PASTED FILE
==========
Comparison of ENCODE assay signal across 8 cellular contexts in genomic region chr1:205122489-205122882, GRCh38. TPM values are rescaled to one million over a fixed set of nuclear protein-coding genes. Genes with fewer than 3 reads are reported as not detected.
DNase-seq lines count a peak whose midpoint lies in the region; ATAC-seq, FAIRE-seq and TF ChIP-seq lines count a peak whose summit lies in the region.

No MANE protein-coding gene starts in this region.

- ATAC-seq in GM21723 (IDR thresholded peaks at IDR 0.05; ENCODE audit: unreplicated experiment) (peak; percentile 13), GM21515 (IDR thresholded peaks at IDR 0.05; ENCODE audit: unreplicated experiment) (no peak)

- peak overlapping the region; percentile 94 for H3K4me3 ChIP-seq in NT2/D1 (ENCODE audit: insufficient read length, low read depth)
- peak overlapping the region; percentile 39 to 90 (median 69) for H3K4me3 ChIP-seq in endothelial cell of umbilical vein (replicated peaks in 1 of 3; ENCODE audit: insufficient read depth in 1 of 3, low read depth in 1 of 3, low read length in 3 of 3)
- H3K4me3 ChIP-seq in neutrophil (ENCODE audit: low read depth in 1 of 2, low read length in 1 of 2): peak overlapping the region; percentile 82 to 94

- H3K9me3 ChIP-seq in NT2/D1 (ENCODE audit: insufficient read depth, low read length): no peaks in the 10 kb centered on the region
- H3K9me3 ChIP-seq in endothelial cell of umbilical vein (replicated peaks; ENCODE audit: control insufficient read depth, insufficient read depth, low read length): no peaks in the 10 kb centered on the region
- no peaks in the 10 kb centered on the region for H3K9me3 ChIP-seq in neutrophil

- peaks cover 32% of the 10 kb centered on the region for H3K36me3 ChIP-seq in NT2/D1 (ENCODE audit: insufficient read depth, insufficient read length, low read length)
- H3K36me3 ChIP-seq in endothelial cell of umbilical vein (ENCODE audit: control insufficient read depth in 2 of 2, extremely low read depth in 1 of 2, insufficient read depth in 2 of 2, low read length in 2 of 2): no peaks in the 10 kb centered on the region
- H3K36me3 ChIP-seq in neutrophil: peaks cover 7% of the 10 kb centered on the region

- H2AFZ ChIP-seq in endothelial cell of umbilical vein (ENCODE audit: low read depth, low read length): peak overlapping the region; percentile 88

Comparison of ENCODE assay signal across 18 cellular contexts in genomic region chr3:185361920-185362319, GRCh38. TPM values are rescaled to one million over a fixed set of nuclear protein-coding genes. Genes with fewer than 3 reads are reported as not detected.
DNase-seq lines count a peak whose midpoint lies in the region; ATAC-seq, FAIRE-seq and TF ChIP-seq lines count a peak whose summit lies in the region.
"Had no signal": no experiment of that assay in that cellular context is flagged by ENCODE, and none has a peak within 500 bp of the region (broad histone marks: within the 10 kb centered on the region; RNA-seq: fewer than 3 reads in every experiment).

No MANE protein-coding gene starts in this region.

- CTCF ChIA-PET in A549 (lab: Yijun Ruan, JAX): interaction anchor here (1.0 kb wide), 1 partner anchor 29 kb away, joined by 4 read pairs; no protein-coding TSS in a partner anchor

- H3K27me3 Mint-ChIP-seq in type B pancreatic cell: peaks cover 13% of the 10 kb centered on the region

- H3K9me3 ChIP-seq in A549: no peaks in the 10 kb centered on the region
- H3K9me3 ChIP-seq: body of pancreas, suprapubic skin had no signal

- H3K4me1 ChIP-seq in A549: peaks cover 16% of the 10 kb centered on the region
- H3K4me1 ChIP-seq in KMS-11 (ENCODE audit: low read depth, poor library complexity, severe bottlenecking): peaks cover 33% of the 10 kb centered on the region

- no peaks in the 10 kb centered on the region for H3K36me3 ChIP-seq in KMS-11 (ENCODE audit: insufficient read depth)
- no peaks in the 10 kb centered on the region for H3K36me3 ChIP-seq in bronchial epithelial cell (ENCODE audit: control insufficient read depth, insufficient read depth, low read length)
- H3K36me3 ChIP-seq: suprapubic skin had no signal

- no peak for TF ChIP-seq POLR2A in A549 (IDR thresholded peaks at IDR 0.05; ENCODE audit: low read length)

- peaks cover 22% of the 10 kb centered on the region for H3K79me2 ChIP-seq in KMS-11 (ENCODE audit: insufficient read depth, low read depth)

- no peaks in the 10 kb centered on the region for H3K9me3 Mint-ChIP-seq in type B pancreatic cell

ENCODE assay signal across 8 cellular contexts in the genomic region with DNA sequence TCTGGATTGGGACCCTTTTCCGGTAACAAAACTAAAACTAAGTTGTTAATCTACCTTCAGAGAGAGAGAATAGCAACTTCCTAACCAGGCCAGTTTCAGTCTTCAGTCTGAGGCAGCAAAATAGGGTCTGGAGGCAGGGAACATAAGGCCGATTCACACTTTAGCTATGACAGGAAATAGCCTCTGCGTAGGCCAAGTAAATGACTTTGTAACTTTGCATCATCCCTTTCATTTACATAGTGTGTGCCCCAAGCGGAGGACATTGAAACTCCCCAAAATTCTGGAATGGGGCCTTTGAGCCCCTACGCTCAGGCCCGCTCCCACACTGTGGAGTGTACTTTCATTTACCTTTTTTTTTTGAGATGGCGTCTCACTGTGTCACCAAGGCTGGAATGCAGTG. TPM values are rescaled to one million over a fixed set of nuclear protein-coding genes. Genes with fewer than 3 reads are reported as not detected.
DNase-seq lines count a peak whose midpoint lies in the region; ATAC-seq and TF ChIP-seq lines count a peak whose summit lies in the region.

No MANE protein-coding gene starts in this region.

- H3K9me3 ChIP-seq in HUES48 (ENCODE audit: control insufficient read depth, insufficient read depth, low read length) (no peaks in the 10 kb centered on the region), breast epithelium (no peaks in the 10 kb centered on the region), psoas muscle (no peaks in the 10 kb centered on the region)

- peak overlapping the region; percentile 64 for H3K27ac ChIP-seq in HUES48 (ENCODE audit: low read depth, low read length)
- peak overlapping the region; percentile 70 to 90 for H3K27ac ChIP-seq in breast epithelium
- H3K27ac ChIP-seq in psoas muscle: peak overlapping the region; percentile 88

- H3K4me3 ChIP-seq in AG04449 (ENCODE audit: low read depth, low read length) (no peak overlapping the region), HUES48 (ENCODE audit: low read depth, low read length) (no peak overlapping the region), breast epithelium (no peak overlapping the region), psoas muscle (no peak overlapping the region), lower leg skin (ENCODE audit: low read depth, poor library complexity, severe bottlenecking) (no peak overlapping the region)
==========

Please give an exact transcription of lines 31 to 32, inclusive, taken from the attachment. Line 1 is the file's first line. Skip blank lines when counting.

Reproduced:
ENCODE assay signal across 8 cellular contexts in the genomic region with DNA sequence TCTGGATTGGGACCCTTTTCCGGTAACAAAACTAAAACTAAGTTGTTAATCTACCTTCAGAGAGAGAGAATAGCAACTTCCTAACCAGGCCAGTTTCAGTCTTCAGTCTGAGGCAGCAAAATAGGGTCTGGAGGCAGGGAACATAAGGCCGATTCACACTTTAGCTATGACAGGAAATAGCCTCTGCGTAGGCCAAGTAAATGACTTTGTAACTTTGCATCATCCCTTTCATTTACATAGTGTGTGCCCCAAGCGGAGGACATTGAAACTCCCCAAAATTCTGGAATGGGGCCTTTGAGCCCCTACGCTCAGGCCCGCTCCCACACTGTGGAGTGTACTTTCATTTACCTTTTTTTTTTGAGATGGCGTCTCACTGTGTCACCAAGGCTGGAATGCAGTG. TPM values are rescaled to one million over a fixed set of nuclear protein-coding genes. Genes with fewer than 3 reads are reported as not detected.
DNase-seq lines count a peak whose midpoint lies in the region; ATAC-seq and TF ChIP-seq lines count a peak whose summit lies in the region.